Gareth: “I used to play saxophone and listen to Charlie Parker, and think I’d never be able to do that. And then you hear Hendrix and think, ‘Maybe. Maybe I could be a charlatan.’”
It’s not a competition.
“No, it’s not,” the singer agrees, “but it’s a lot of hard work. We play this music because we’re lazy. It’s terrible how everything gets dumbed down. We’re no exception.”
The Drones are an Australian band. One listen to their current album, the brutal, brittle Havilah, will prove that – these guitars skew and skewer with a horror rarely heard since Rowland S Howard in his prime, the vocals drip with an inclemency and sarcasm and love for dusty cattle tracks rarely witnessed since Dave Graney began torturing Melbourne’s derelict bohemian inner city suburbs with The Moodists in 1980.  Also, The Drones have released five studio albums, but they had to leave (and return to) Australia before they began to get respect back home. 
The Drones are an Australian band, but that’s a term of abuse where I come from (Brisbane).
Gareth: “Yeah, Australia has a problem with that.”
Dan: “A lot of bands are scared to reference Australia, but equally I don’t like all these twee pop bands that sing about, ‘Sitting on a porch in Brisbane/And I walk through the Valley mall’…”
There are a lot of nice porches in Brisbane.
Dan: “You’ve got the NME and Mojo and Rolling Stone from America, that’s the sort of shit that people read in Australia – and then people got the idea that rock’n’roll comes from those two places. Rock’n’roll is an English-speaking music, and it comes from Irish music and folk music, a little bit of African music, some blues scales… Everyone rips everyone else off. Accept that and you can be Australian. You don’t have to be Pete Townsend.”
I’m assuming it wasn’t deliberate on your part.
Gareth: “There’s a whole shame about being Australian. It’s stupid. When we go to America people are like, ‘What the fuck is it with all your dudes singing in American accents?’ Americans don’t sing with Australian accents. It makes no fucking sense. It shits me. I just don’t understand it.”
There’s also something about the guitar sound…
Gareth: “It all depends what you listen to when you grow up. It was all [Australian] X, Kim Salmon And The Surrealists, The Saints, fucking Rowland Howard and The Birthday Party…”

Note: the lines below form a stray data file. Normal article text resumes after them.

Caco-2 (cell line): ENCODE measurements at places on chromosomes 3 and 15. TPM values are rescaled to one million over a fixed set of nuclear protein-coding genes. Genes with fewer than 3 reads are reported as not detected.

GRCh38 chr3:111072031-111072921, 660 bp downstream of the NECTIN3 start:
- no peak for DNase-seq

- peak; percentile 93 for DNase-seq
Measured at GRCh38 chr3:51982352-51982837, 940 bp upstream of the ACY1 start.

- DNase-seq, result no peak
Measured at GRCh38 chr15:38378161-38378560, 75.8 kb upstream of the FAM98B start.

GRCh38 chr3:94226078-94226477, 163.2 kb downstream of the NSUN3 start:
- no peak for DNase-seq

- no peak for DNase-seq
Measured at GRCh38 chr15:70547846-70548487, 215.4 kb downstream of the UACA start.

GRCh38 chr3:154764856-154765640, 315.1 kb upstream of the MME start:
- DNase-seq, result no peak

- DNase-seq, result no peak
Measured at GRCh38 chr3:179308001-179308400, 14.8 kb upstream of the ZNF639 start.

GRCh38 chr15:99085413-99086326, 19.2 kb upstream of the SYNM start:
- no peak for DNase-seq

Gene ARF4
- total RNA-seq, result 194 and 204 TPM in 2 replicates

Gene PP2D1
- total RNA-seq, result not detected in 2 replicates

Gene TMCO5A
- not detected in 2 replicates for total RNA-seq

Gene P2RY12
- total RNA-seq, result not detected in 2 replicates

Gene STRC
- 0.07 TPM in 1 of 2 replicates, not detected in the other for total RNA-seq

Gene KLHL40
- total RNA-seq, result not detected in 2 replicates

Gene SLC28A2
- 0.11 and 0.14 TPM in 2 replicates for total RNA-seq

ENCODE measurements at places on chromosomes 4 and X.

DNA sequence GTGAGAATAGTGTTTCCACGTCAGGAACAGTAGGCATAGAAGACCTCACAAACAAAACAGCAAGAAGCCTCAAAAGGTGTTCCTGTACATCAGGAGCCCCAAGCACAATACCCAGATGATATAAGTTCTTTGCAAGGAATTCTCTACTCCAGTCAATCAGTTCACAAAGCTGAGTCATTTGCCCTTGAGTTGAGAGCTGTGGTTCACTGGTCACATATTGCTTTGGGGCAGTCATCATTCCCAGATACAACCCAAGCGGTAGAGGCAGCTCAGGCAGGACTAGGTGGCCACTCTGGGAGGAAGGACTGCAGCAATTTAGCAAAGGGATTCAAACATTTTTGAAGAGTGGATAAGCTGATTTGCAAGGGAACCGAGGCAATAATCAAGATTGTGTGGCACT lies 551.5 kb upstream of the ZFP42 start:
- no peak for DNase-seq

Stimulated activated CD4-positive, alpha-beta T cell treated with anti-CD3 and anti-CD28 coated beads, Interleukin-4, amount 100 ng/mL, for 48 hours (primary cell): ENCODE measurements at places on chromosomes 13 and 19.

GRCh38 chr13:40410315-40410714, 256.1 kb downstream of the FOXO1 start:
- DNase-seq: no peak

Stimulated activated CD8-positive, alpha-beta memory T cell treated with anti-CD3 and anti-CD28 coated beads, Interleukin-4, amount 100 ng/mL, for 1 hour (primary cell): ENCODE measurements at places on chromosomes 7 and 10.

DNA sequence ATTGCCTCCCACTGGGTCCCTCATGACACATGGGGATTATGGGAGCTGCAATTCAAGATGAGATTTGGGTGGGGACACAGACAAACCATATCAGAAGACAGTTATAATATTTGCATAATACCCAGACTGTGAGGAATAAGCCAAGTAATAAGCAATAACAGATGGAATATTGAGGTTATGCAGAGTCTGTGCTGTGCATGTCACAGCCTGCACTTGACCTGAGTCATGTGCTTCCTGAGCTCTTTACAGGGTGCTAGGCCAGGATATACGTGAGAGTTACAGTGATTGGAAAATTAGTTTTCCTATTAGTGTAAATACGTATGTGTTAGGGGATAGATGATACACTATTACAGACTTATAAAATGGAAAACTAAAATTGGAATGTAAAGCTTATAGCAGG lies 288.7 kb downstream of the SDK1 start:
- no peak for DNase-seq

You remind me most of The Triffids, the way you construct lyrics. (“Don’t go getting married/You can only change her name,” Gareth spits on ‘The Drifting Housewife’: “Her hair was wet/Her shoes were damp/And as she travelled on the weather licked her like a stamp,”he howls, demented on the epic ‘Nail It Down’ .) You’re from that storytelling tradition, that thunderhead of broken emotions and wayfaring sea shanty dreams…
Gareth: “There is a way of defining the Australian guitar sound – a broken-down sound, weird ectoplasmic fucked-up-ness, psychedelic bad trip…”
So I’m backstage at a rained-on indie festival in Victoria, and I’m breathing in the cleansing fumes of tobacco and beer. The Kooks or is it Mystery Jets or is it Wolf And Cub are onstage being The Kooks or is it Mystery Jets or is it Wolf And Cub doing their whole Kooks or is it Mystery Jets or is is Wolf And Cub thing because that’s what Amazon and two decades of indie mainstream rock has trained us to expect. And everyone seems to love it – everyone except me.
You see, all I require from my time spent away from my beautiful home in The Gap (at gigs, at festivals, enjoying music) is to ride the Ferris wheel and witness a vigorous re-enactment of Mark E Smith’s three ‘r’s (“Repetition, repetition and repetition”) being tormented and mutated so wantonly that they become the three ‘s’s (“Spontaneity, spontaneity and spontaneity”). THAT’S ALL I WANT.
I don’t know where you’ve been looking, but doesn’t all great rock’n’roll fall between these two phrases?
And where am I going to find it? With the amps turned medium-high, perfect sound forever, all elements of chance wiped as the necessity to have the lighting tuned into the fifth drum roll, second encore, obviates everything else? When Coldplay invites Mercury Rev to open for them at Brisbane Arena? Where the ability to grow a beard while you’re still in your twenties outshines everything else? (Women obv need not apply.)
Quick, turn to The Drones! Those guitars, man – those fucking guitars! Turbulent, sniping, wrenched… Gareth on his knees, hammering several shades of puce out his pedals, solos casually tossed into the humidity, words screamed and discarded, bassist Fiona Kitschin oblivious to the crowd, Michael Noga raging and controlled on drums, Dan stolid and… those guitars!
I cannot resist the call of the wild.
And that is why I must take my leave of you now.
What keeps you awake at night?
Gareth: “Nothing. I sleep well.”
What’s wrong with you? Are you well-adjusted?
Gareth: “I just figured that if I’m going to get through life I’m going to fucking sleep and everyone else can get fucked.”
Dan: “I’m the opposite. I’m a worrier by nature, and there’s nothing more annoying for people like me than people like him. I hate you, Gareth.”
Gareth: “I hate myself, but I don’t lose sleep over it.”
 Actually, they got inducted into the Australian ‘Hall Of Fame’ in 2008, 19 years after they disbanded and nine years after the death of principal songwriter David McComb.
 Chris Anderson’s The Long Tail would argue otherwise.
 I believe QUT in Brisbane has several post-doctorate students studying precisely this subject.
 I’m using the phrase in its basic, most traditional sense (cf, this year’s incredible Trikont compilation Roll Your Moneymaker: Early Black Rock’N’Roll, 1948-1958).
 I could equally have mentioned The Scientists, The Go-Betweens, The Laughing Clowns, The Apartments, Weddings Parties Anything, God…
 The Drones also live in Melbourne, but originally hail from Perth. No one in their right mind would choose to remain in Perth, same way no one in their right mind would live in Milton Keynes.